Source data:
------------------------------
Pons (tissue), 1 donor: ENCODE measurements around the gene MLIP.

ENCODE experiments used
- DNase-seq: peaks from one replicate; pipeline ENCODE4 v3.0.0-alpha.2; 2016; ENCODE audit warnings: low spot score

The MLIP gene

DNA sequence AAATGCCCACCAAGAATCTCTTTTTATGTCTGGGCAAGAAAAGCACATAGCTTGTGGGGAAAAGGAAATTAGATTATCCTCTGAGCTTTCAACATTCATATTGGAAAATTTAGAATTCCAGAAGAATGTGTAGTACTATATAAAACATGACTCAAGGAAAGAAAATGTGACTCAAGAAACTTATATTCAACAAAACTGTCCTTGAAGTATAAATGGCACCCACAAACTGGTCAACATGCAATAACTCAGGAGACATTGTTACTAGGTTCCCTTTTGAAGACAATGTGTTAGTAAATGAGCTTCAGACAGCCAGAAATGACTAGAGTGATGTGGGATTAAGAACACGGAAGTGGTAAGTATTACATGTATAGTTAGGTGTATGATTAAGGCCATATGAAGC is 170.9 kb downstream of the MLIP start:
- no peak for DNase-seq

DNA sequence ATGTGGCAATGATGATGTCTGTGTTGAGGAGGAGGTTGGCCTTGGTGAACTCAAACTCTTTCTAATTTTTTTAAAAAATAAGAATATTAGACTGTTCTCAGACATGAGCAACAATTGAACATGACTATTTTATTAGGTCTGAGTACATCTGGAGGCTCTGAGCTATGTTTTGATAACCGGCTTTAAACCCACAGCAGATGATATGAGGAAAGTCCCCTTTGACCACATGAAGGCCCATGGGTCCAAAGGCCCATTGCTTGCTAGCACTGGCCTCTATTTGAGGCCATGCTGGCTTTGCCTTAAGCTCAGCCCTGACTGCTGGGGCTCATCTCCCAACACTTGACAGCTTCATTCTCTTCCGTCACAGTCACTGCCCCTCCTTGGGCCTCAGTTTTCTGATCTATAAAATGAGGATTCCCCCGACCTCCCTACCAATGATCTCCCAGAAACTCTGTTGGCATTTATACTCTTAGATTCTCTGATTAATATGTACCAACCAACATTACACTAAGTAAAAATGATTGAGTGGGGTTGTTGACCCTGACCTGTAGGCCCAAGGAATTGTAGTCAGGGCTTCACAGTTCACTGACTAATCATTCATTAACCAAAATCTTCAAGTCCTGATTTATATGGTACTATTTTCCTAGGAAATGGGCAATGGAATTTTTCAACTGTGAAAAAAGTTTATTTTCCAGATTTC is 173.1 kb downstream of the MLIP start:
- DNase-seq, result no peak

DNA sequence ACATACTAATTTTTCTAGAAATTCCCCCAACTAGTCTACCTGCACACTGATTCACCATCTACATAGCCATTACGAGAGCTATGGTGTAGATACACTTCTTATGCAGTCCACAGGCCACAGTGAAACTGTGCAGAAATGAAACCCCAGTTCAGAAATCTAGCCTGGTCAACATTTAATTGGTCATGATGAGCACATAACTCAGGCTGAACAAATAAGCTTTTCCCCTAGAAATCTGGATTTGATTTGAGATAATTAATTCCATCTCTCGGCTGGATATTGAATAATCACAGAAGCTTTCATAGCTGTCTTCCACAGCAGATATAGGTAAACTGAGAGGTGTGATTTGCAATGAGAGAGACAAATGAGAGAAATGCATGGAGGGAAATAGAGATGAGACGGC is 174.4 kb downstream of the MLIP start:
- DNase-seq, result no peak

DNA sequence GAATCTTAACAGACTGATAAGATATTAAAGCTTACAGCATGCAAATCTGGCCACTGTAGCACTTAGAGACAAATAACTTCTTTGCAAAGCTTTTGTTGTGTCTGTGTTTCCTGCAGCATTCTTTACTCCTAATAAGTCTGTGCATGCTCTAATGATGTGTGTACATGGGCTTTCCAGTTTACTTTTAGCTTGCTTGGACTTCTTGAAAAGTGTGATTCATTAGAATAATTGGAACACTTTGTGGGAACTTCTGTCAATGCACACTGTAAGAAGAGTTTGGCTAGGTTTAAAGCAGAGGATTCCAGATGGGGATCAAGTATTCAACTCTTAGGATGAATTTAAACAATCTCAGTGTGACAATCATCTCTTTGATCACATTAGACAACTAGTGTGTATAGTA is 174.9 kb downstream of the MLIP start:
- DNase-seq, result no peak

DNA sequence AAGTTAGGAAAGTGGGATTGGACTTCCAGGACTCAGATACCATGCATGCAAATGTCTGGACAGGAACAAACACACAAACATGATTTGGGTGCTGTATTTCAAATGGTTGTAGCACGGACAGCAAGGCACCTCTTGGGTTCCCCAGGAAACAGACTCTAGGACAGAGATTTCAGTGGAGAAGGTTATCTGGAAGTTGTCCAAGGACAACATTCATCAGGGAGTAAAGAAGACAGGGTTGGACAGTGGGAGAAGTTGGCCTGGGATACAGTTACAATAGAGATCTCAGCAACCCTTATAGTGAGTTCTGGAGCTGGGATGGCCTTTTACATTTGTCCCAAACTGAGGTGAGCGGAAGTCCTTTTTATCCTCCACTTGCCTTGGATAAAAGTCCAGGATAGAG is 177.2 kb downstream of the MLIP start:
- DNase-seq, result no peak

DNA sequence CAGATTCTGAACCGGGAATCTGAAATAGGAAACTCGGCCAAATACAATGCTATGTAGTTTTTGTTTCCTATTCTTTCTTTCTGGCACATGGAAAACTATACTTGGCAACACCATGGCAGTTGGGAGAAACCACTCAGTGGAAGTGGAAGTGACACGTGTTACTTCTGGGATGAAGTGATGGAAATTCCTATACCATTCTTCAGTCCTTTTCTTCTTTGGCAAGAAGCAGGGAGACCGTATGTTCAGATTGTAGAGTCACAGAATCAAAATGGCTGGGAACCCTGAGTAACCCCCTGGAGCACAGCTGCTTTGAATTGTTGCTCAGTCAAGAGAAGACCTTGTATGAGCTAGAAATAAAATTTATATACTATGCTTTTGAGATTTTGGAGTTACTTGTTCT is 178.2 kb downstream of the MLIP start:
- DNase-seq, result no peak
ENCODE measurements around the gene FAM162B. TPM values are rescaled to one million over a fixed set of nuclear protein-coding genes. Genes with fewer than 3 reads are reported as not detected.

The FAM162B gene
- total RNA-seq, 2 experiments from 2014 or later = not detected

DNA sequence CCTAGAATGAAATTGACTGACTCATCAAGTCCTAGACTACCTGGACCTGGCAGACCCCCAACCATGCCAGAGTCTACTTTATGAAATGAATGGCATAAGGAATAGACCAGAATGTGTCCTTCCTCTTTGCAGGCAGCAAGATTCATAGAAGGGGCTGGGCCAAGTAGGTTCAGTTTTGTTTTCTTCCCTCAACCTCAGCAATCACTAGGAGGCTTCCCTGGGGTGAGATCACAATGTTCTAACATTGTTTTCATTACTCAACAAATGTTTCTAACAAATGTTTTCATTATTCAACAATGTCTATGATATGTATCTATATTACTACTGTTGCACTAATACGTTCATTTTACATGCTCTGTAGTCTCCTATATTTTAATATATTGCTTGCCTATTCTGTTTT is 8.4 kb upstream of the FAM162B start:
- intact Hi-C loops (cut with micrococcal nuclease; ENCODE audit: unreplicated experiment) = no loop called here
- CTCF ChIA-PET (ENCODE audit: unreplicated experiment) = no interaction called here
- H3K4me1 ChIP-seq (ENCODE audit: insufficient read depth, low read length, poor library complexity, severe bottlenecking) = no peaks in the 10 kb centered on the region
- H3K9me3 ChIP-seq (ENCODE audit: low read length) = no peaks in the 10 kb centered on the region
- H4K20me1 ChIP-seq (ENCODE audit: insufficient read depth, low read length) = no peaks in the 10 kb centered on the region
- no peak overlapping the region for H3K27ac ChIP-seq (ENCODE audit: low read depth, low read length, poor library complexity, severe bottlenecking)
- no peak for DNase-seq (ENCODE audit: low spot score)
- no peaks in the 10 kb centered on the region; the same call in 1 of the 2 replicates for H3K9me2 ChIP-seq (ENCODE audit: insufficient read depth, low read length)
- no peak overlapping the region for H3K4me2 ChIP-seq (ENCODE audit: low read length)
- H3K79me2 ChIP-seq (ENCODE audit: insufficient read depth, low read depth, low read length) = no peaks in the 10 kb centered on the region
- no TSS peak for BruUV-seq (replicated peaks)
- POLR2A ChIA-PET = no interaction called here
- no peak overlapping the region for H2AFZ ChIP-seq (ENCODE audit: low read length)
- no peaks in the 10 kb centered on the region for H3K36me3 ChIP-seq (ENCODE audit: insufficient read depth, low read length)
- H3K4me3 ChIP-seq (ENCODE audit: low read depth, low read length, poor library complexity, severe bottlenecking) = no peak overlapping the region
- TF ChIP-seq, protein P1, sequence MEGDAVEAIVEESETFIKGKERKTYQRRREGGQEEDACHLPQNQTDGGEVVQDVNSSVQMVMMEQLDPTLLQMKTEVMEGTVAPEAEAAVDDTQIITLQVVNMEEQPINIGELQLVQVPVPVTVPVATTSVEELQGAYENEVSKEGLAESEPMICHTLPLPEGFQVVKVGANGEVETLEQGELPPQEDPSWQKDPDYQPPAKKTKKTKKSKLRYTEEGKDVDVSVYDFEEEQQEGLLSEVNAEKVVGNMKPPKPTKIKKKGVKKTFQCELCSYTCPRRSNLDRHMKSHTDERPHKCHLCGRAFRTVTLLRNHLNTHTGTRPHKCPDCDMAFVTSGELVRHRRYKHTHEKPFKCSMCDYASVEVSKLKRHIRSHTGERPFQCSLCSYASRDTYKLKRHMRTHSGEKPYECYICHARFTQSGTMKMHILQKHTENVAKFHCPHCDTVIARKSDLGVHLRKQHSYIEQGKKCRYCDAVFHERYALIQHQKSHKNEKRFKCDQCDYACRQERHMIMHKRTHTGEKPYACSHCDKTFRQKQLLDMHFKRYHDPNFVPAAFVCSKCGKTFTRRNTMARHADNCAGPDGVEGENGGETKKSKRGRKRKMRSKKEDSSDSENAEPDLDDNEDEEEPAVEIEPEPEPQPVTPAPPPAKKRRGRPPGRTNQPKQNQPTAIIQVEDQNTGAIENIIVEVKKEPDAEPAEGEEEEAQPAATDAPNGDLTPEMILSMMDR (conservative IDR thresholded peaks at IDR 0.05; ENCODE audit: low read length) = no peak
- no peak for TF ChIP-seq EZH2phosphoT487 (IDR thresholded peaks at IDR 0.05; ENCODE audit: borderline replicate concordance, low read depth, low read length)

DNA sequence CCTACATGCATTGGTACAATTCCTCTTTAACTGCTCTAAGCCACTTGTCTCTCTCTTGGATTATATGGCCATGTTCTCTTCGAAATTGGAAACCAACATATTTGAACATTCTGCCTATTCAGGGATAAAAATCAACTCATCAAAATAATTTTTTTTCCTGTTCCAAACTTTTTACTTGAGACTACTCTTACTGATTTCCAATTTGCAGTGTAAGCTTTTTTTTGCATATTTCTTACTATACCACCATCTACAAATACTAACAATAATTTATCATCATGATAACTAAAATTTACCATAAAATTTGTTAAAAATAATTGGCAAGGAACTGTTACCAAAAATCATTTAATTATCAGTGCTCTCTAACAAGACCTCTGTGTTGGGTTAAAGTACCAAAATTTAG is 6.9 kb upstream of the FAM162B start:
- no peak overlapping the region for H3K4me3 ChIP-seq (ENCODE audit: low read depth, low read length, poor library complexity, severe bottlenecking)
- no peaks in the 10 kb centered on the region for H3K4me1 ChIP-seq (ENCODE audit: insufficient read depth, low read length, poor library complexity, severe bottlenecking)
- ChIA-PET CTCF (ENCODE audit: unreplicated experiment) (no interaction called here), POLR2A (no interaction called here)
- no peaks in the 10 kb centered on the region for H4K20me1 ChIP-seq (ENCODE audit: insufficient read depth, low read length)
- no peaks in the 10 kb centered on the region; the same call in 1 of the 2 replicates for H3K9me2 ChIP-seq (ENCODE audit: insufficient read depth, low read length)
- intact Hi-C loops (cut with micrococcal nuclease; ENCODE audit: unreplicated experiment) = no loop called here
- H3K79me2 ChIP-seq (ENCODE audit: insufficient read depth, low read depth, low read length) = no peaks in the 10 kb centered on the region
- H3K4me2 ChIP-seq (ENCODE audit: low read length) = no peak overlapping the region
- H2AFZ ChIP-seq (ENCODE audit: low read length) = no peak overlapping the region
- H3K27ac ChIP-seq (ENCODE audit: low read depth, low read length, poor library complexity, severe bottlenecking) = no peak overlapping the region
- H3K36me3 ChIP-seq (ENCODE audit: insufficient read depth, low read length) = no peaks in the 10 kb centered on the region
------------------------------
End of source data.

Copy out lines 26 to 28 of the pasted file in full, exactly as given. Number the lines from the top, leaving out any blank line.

- no peak overlapping the region for H3K27ac ChIP-seq (ENCODE audit: low read depth, low read length, poor library complexity, severe bottlenecking)
- no peak for DNase-seq (ENCODE audit: low spot score)
- no peaks in the 10 kb centered on the region; the same call in 1 of the 2 replicates for H3K9me2 ChIP-seq (ENCODE audit: insufficient read depth, low read length)